Shortly before the end of my exchange semester here in Trondheim I wanted to try out “Everesting”.
The idea is fairly simple. You choose a hill and measure how much altitude you are gaining with one ride up. Then you calculate how many times you need to ride that hill to gain the same altitude as Mt Everest (8848m). And then you ride it. Probably very often.
The actual execution however… that’s a different story.
One of the iconic hills in Trondheim is the road up to Skistua. On top of the hill is an old radar station that’s visible from most of the city. I’ve only gotten up there by bus, once. And climbing on a bike… Well, it’s not that I hate it. I’m just not good at it. Perfect preconditions for this interesting endeavour. But as with most of my trips so far, a lack of planning or preparation hasn’t kept me from trying, especially when the stakes are so low: Whenever I’d want to quit, I could just go home.
Before we could start, there were some additional hurdles to cross: My back wheel was in the bike shop, since I haven’t treated it as kindly as I should. And before my long trip home, I wanted to make sure that it is in working order. So I had to borrow a wheel from my local cycling buddy Eirik, with whom I’ve undertaken most of the past trips here in Norway.
I planned on using 24 hours to see how far I would get that time. In theory, it should be enough to actually make it to the top, but I wasn’t dead set on this to happen. I personally like starting in the night, so we met at 11pm in the bike basement, Eirik was so kind as to set up my bike while I was busy packing all the stuff last-minute. I had only slept for meager 45 minutes, because I came home from a sailing trip just a couple of hours before. Shortly past midnight we set out to the hill, both laden with food and spare clothes. It was just a 30 minute ride to the foot of the hill but it was pouring down rain. Then a couple hundred meters before base camp – Bang. My borrowed rear tire burst. Reaching the parking lot where we wanted to stay, we checked the tire to see that it was delaminating. Eirik didn’t seem that surprised and said he had brought a spare tire for that case. Only that he didn’t, he had forgotten it at home. So he rode back home, while I set up camp under the shelter for shopping carts, preparing sandwiches and reorganizing the bags.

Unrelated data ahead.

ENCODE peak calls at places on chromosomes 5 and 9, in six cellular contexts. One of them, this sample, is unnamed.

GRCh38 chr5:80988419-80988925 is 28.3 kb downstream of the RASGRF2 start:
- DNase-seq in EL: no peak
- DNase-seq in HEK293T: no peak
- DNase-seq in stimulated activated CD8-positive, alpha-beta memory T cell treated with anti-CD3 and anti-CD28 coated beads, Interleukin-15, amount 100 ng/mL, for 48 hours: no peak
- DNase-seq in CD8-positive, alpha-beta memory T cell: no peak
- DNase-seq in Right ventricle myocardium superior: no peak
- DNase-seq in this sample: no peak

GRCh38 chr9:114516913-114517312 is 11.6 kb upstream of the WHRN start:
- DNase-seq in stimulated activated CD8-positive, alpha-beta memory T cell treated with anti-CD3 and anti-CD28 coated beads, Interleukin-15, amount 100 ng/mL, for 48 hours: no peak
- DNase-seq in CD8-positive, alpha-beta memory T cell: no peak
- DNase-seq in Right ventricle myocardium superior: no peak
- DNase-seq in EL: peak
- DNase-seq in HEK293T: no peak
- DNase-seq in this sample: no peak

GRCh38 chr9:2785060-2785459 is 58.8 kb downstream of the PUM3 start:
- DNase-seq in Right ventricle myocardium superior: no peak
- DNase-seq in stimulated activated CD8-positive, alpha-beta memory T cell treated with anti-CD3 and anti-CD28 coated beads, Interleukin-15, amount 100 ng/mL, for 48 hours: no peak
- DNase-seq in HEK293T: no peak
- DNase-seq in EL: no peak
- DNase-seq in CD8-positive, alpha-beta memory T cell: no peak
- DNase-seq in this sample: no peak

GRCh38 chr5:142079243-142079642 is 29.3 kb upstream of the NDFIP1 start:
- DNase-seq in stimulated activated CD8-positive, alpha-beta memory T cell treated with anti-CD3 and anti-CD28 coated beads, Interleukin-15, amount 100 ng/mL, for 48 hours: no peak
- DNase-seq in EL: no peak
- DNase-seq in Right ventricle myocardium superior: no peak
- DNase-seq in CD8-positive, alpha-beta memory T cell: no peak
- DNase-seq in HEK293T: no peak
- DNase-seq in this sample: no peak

A little while later he returned and we fixed everything. Quickly we stowed our stuff away and hop on the bikes, it’s already 2am. Before even leaving the parking lot, I manage the next faux-pas: Falling over with the bike for no good reason. I had tried to close the rubber strap which usually holds my pump in place – While doing that, I lost balance, didn’t manage to unclip and hugged the asphalt.
So, just to recap: I don’t like climbing, it’s cold and raining, I’m overly tired, the first mechanical happened before the climbs began and I just hit the dirt. All before climbing the first official meter. We can therefore conclude two things: A) Preparing everything last-minute isn’t the best set-up B) I am going to have a lot of fun in the next hours.
When we actually did start the climb, everything settled into its place. The hill was perfect, not too steep, I could get up top in under 45 minutes and on the way down it was just steep enough that you didn’t need to use the brakes. Eirik and me did the first climb together and although it was still raining, we started to have fun. This of course is a relative term: You still get way too hot on the way up and way too cold on the way down, it’s always the same view and it still is early in the morning, although being this far north means that there is no night at all, just twilight.
On the top of the hill is a gate to what seems to be a military station, so after each climb I’d touch the sign telling me not to take any pictures. After each downhill, we’d make a chalk mark on the wall of the supermarket, indicating our completed lap. The time between those two points was filled with audiobooks, heavy breaths and pedaling. Touch the sign, close all 5 layers of clothing, roll down the perfect hill, make chalk mark, refuel on nuts and drink, repeat. Again and again and again.